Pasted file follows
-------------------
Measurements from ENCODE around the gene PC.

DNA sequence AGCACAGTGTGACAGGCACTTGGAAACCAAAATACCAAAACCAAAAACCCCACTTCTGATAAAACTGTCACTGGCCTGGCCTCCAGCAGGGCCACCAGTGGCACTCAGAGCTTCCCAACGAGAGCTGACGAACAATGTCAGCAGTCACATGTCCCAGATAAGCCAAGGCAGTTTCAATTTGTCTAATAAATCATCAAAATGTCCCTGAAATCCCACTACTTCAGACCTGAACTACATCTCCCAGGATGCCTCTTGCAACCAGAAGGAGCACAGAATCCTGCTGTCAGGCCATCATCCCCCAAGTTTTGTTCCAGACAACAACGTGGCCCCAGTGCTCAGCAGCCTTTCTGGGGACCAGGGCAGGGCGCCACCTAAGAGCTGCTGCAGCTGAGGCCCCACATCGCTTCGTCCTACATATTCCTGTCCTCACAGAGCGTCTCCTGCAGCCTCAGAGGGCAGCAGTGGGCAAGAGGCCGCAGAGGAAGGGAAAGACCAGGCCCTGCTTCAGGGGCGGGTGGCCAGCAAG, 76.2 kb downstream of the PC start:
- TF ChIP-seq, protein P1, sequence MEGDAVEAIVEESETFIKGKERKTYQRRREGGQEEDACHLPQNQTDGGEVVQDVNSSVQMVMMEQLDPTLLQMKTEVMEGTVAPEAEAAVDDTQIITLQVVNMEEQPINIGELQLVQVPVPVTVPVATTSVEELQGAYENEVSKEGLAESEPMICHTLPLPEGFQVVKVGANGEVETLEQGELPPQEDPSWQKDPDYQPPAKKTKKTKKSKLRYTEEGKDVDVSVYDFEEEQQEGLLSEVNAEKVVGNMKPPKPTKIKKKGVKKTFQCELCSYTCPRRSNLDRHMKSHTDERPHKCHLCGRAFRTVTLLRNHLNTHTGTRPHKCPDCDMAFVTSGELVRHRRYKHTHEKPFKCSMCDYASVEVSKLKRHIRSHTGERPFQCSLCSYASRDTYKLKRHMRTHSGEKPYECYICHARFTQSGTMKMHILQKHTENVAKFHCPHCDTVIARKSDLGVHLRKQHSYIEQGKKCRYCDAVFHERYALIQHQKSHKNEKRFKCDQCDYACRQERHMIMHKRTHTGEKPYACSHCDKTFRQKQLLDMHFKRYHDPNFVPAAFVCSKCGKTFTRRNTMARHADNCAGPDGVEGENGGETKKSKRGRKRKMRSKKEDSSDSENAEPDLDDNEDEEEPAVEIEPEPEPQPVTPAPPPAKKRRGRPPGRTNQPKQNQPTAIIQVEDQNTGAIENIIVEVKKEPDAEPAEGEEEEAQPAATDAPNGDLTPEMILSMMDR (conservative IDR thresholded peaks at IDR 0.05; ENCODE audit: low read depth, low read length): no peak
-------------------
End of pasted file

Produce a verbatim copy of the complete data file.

Measurements from ENCODE around the gene PC.

DNA sequence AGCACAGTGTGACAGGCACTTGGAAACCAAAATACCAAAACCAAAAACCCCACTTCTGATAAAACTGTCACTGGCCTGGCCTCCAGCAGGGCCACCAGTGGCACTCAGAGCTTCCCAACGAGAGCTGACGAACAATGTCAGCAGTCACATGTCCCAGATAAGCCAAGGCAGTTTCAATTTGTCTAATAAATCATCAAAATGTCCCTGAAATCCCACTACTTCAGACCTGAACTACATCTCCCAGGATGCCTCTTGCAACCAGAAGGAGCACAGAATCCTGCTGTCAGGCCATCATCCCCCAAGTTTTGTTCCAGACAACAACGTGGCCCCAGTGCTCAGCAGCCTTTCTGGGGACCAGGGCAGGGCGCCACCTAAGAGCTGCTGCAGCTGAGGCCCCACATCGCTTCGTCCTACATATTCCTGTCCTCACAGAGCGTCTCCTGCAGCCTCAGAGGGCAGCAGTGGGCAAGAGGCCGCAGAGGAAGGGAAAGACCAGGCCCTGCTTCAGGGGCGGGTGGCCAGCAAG, 76.2 kb downstream of the PC start:
- TF ChIP-seq, protein P1, sequence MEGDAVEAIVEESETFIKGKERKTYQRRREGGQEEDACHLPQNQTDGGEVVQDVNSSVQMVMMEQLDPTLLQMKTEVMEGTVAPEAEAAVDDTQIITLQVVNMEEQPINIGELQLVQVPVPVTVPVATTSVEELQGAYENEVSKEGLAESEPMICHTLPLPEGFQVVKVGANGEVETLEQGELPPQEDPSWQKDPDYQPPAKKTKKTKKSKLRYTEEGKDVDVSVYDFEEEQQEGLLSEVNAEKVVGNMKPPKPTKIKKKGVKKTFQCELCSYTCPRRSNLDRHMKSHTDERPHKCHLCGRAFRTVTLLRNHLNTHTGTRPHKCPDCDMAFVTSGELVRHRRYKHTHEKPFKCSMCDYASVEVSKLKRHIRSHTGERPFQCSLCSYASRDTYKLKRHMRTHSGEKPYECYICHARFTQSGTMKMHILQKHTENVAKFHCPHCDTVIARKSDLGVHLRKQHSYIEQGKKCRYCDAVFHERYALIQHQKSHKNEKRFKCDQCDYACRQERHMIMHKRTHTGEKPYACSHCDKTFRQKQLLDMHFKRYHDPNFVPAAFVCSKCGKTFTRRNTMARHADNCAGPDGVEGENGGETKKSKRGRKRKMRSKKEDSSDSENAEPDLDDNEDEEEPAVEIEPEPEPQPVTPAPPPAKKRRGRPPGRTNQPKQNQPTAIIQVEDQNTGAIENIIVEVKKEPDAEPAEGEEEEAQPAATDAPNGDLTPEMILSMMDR (conservative IDR thresholded peaks at IDR 0.05; ENCODE audit: low read depth, low read length): no peak